Public access to The Wellness Center, located at the site of the long-defunct casino in Big Pine, begins Saturday with a grand opening celebration that includes tours, giveaways and demonstrations. Shown here are staff members (l-r) Sarah Stewart Zobie, Amber Spratt, Levi Mallory, Annisa Moose and Tina Miller. Photo by Carlos Hernandez
All-day, free festivities herald the grand opening celebration of a new facility in Big Pine established with the goal of promoting health and wellness throughout the entire community.
This Saturday, Aug. 4, the Big Pine Paiute Development Corporation invites the public to tour its new fitness facility, The Wellness Center, which offers equipment and programs for toddlers to teens and adults of all ages.
During the grand opening, residents are encouraged to test state-of-the-art equipment and get in on a Fun Run, raffle and luncheon. If sufficiently impressed, the public may sign up for a one-day-discounted membership as well.
Touted as ‚Äúthe premier fitness center in the valley,‚ÄĚ per its grand opening celebration flyer, The Wellness Center is located at 545 Butcher Ln., half a mile south of Big Pine, east of U.S. 395, in a building that used to be a casino.
The process of bringing The Wellness Center to fruition for the benefit of the community has been a team effort.
Wellness Center General Manager Mark Tillemans, who also serves as general manager of the Big Pine Paiute Development Corporation, said the fitness center is operated by a BPPDC board of directors, whose chairman is Owens Valley Career Development Center‚Äôs Career Education Department Director Genevieve Jones.
‚ÄúWe expanded beyond academic services to include a holistic approach to education which includes health and wellness,‚ÄĚ said Tillemans in his capacity as Big Pine Paiutes Tribe‚Äôs education director. The Wellness Center is funded, in part, by ‚Äúthe Healthy Heart grant to establish wellness centers throughout the Toiyabe service region.‚ÄĚ
Toiyabe Indian Health Project Director of Preventive Medicine Rick Frey, on behalf of TIHP, ‚Äúdonated the first wave of equipment and the Big Pine Tribal Council designated the old casino‚ÄĚ for the fitness center‚Äôs site, explained Tillemans, with the goal of ‚Äúhealth and wellness for the entire community‚ÄĚ in mind.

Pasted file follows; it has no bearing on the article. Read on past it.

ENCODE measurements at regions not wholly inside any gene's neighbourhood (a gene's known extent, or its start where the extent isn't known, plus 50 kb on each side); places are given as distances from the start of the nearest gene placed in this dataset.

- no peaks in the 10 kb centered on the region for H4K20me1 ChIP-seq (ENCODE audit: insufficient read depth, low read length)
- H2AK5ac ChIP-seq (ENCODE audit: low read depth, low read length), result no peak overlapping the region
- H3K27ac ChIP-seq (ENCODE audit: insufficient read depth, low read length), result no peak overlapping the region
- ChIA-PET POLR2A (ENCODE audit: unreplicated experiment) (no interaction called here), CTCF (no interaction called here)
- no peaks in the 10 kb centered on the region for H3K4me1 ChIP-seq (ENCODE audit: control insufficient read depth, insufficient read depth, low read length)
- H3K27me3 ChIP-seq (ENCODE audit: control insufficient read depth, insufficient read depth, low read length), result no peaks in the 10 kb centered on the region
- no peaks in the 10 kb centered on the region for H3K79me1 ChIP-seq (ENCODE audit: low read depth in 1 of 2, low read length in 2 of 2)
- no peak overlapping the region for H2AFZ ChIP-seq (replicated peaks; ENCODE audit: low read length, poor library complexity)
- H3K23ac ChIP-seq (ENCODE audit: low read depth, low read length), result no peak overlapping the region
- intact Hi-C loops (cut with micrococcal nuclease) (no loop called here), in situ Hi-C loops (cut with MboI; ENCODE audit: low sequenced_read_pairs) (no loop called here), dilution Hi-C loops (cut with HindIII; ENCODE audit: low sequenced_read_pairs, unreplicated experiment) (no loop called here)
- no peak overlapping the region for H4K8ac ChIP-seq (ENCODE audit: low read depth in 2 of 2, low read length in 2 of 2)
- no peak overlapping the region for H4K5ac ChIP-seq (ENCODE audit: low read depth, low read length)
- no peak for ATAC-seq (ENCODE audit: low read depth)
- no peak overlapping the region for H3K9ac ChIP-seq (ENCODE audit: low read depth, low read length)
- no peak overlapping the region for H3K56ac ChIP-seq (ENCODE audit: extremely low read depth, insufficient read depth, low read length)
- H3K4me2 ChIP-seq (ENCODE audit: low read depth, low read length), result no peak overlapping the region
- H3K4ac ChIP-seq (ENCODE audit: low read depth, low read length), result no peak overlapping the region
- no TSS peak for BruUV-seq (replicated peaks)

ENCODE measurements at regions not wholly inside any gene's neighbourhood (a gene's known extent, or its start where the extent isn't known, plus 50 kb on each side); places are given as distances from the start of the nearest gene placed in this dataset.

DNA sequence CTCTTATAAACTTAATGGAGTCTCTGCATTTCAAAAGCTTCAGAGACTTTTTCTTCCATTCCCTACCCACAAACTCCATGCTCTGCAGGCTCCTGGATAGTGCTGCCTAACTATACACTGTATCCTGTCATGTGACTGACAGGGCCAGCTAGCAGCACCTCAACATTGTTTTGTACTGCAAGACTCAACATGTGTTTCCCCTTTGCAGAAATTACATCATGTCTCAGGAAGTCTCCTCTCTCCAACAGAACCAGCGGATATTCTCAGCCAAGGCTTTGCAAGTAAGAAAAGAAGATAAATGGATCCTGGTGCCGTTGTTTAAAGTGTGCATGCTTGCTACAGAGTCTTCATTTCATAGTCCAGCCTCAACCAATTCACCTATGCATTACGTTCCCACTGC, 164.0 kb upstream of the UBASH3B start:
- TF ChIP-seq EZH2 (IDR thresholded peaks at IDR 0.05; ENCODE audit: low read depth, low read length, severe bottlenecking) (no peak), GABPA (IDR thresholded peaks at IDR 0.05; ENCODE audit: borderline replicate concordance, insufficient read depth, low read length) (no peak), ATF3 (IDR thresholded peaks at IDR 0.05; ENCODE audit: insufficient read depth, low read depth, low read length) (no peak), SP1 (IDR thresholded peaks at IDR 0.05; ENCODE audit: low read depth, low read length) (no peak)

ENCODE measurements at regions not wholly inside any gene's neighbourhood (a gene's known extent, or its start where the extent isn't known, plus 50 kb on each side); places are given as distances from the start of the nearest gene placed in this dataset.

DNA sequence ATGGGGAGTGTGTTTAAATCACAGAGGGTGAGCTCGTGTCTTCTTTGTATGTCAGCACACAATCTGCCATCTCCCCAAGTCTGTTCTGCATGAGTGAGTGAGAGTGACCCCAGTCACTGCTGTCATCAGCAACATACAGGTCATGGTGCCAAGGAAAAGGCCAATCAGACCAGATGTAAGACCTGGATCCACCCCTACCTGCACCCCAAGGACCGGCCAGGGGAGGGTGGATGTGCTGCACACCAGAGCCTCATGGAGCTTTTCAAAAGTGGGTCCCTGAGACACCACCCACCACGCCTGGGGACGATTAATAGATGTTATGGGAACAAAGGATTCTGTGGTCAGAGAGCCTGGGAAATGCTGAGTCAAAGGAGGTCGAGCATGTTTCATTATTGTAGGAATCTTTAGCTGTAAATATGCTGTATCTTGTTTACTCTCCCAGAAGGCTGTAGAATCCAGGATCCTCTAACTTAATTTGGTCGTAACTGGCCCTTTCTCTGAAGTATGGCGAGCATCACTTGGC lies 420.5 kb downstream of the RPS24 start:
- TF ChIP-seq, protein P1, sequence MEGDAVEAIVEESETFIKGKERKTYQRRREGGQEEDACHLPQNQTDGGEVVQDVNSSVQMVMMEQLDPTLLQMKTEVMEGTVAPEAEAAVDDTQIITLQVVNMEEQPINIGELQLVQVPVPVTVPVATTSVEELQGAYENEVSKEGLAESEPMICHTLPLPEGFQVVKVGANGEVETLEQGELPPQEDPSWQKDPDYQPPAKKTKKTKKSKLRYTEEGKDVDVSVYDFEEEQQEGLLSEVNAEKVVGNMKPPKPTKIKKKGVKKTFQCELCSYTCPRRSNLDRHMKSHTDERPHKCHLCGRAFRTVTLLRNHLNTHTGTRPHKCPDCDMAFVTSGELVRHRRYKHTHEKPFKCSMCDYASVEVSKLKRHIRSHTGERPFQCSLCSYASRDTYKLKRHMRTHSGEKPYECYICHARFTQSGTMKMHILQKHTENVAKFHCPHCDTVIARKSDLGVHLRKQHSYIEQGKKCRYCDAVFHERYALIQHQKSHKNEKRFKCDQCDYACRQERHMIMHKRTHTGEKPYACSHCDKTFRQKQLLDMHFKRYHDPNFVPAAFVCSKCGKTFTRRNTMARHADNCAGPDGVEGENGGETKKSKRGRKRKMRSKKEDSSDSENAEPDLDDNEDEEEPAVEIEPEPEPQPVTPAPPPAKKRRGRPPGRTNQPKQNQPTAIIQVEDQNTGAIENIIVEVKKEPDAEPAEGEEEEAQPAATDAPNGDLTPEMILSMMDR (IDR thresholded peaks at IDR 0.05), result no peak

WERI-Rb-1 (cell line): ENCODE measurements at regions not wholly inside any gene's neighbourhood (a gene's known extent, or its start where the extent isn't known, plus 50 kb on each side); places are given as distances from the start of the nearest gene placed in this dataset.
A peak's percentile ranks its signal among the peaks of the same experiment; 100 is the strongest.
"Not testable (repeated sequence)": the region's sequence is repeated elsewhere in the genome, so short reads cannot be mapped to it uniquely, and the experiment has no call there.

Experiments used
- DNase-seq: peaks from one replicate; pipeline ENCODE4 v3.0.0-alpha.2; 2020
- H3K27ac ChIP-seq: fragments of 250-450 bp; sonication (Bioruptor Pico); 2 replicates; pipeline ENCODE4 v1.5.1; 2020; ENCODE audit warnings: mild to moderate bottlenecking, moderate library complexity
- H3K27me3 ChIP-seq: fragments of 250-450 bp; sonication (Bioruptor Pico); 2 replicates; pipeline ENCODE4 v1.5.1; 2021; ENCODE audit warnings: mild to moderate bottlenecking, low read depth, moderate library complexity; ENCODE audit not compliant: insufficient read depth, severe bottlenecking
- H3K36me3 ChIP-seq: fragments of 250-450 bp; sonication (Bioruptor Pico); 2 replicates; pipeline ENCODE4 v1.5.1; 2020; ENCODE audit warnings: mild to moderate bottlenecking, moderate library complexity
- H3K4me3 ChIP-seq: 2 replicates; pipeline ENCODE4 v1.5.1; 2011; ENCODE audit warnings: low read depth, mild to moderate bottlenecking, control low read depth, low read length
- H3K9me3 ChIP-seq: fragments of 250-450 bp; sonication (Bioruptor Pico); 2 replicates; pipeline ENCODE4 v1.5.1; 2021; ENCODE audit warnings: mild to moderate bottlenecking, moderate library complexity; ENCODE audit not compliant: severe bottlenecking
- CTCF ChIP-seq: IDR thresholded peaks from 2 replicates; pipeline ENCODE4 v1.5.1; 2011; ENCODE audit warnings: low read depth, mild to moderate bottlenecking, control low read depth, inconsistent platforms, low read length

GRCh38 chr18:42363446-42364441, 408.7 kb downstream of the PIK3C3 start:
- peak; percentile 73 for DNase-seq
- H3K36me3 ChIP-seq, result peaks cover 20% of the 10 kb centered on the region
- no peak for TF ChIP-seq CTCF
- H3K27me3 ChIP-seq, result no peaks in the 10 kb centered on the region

Saturday‚Äôs celebratory events kick off at 8 a.m. with a bike repair demonstration by Matt Nelson, Awahusu Spoonhunter and Levi Mallory; a modified bike rodeo, complete with an obstacle course and skills challenges; and sign-ups for a 2K/5K Fun Run/Walk to the canal. All Fun Run participants receive a free T-shirt while supplies last. At 9 a.m., the Fun Run starter pistol will go off.
Workout devotees and novices alike can join the 10:30 a.m. facility demonstration tour and test The Wellness Center‚Äôs state-of-the-art treadmills, ellipticals, bikes and latest Cybex equipment: Bravo Resistance Cable System, Olympic lifting platform and rubber bumper plates and arc trainer. The facility is also equipped with commercial-grade resistance equipment, free weights and an entire set of Curves hydra-circuit training equipment, explained Tillemans.
Visitors who complete a Wellness Survey at the event on Saturday will receive a raffle ticket for a chance to win one of two mountain bikes ‚Äď sponsored, in part, by Aerohead Cycles in Bishop.
After guests partake in a quick break at noon for Subway sandwiches and fresh fruit, the day‚Äôs winners will be announced.
It‚Äôs all free, including one-time memberships for those who sign up at the Aug. 4 event, Tillemans said. The one-time membership fee will cost $25 after Aug. 4. Monthly fees are $35 for a basic plan or $55 with unlimited classes. A picture ID is required to sign up for membership and, while membership is open to everyone, all patrons must be 13 years or older to workout on resistance equipment.
The new fitness facility also boasts amenities: yoga/stretching room, youth activity room with two 42-inch monitors for cutting-edge exercise video games, dance floor, lockers and central audio and video system with three 55-inch monitors, said Tillemans.
Classes are also on the menu. Membership isn‚Äôt required to attend classes and youth activities, which cost $5 per session. At the grand opening, class schedules will be available, listing Zumba, strength and stretch, circuit, cross-training, yoga and sport specific training classes for adults; gymnastics for youth; and fitness programs for all ages.
Furthermore, National Association for Fitness Certification- and power-flex-and-youth-activity-certificated trainers ‚ÄúTina Miller and Amber Spratt (will) assist and orientate clients on a regular basis at no charge,‚ÄĚ said Tillemans. Sarah Stewart, an International Sports Sciences Association-certified personal trainer, will do one-on-one and small group sessions at affordable prices, which vary depending on frequency and number of participants, he said.
As of Monday, Aug. 6, The Wellness Center hours of operation are 6 a.m.-9 p.m., Monday through Friday and 6 a.m.-6 p.m., Saturday and Sunday.
The Wellness Center also offers a meeting room that can accommodate up to 60 people for presentations or board meetings and up to 40 for classes or banquets.
For more information, contact The Wellness Center at (760) 938-2800 or firstname.lastname@example.org.